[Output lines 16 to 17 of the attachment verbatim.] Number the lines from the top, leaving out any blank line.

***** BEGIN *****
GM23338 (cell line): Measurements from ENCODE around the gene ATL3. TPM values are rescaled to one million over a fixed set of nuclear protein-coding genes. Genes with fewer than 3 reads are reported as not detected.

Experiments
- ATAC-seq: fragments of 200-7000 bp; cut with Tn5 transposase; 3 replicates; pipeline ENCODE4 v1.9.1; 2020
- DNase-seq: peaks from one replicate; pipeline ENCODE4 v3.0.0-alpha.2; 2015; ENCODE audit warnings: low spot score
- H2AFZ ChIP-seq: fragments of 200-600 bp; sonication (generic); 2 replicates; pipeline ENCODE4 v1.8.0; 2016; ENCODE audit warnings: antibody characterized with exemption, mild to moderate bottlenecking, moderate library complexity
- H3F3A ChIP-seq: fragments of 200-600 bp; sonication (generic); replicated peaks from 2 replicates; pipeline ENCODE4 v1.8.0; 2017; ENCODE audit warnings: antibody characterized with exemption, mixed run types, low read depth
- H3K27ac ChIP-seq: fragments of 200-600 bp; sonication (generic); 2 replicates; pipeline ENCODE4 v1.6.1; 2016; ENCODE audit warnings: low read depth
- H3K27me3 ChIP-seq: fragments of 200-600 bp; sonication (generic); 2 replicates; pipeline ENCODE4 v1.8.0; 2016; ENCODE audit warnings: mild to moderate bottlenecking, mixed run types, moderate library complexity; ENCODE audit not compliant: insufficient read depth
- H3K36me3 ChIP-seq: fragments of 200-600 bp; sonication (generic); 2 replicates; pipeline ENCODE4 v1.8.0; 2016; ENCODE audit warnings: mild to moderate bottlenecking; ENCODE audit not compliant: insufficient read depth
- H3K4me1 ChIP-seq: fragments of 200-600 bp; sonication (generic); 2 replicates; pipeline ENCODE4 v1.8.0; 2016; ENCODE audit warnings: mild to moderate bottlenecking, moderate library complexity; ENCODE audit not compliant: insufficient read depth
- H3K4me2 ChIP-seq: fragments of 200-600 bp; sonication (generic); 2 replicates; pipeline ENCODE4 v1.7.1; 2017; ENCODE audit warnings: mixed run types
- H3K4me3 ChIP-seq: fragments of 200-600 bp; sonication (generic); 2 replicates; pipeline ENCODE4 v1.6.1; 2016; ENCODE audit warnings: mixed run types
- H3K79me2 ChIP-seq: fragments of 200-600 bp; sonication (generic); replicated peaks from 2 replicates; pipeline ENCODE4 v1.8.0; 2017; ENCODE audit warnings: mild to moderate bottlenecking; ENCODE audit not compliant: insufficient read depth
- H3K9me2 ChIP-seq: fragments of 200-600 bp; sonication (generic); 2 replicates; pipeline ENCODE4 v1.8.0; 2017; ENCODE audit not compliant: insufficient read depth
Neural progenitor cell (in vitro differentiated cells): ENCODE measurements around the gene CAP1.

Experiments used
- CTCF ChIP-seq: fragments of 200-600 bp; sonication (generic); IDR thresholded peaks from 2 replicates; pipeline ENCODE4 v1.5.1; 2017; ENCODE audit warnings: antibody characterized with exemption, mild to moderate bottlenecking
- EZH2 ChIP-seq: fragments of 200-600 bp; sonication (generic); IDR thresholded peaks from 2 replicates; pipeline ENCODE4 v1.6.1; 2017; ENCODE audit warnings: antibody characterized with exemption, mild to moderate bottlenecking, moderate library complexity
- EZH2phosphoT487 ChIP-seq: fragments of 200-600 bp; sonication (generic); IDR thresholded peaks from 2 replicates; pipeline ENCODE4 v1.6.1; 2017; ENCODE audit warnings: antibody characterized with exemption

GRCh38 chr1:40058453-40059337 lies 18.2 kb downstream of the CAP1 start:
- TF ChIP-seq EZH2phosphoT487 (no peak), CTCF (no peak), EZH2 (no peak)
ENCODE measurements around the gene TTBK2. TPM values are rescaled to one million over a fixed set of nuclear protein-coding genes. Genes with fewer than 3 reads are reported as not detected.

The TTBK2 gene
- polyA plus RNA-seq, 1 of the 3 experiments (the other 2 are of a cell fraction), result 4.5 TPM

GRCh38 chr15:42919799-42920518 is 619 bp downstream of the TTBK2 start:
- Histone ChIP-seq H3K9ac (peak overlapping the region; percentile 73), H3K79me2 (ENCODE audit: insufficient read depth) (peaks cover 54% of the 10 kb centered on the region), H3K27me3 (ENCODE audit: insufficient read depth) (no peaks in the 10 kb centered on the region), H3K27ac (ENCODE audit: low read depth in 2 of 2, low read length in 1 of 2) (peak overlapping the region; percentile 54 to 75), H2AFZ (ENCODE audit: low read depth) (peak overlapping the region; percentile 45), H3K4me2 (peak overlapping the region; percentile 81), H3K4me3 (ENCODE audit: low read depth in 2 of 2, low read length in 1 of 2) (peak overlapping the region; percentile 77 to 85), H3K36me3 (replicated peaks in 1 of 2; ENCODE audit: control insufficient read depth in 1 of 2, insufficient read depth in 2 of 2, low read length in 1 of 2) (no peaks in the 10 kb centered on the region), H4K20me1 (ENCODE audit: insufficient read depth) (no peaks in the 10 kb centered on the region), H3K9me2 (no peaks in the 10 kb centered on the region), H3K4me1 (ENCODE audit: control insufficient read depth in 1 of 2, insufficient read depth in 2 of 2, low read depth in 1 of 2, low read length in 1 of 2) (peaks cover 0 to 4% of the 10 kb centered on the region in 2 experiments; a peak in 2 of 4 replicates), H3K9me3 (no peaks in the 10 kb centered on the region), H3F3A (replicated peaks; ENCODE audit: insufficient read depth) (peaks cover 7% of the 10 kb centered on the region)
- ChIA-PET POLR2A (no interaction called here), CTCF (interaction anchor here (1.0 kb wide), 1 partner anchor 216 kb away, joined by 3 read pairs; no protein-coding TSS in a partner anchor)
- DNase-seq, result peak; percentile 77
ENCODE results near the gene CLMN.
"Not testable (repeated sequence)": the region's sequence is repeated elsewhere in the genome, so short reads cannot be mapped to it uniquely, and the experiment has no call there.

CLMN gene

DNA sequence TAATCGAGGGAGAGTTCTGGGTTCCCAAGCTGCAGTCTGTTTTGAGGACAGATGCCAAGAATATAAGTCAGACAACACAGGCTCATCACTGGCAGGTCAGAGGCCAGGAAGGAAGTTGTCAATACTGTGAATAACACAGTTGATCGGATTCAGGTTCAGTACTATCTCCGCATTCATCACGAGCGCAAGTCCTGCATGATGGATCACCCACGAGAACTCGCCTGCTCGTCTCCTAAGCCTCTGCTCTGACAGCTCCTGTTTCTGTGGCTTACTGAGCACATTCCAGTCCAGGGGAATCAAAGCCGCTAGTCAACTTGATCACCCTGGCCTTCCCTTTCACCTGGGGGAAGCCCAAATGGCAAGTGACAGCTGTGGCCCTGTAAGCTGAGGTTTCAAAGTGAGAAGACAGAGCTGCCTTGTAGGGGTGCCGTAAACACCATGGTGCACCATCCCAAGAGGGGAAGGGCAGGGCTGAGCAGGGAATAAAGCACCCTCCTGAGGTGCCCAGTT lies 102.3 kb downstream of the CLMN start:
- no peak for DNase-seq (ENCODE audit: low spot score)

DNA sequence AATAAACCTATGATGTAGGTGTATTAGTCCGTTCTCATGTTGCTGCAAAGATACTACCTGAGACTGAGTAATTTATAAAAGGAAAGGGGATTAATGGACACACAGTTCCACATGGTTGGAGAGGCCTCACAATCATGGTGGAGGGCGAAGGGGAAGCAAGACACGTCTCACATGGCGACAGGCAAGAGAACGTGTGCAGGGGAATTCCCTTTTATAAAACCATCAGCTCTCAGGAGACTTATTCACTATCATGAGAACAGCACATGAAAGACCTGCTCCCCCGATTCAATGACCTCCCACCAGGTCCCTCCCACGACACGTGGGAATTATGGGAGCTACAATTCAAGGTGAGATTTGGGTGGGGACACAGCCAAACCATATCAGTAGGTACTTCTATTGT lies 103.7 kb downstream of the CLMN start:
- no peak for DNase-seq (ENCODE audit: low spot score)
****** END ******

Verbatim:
Experiments used
- CTCF ChIP-seq: fragments of 200-600 bp; sonication (generic); IDR thresholded peaks from 2 replicates; pipeline ENCODE4 v1.5.1; 2017; ENCODE audit warnings: antibody characterized with exemption, mild to moderate bottlenecking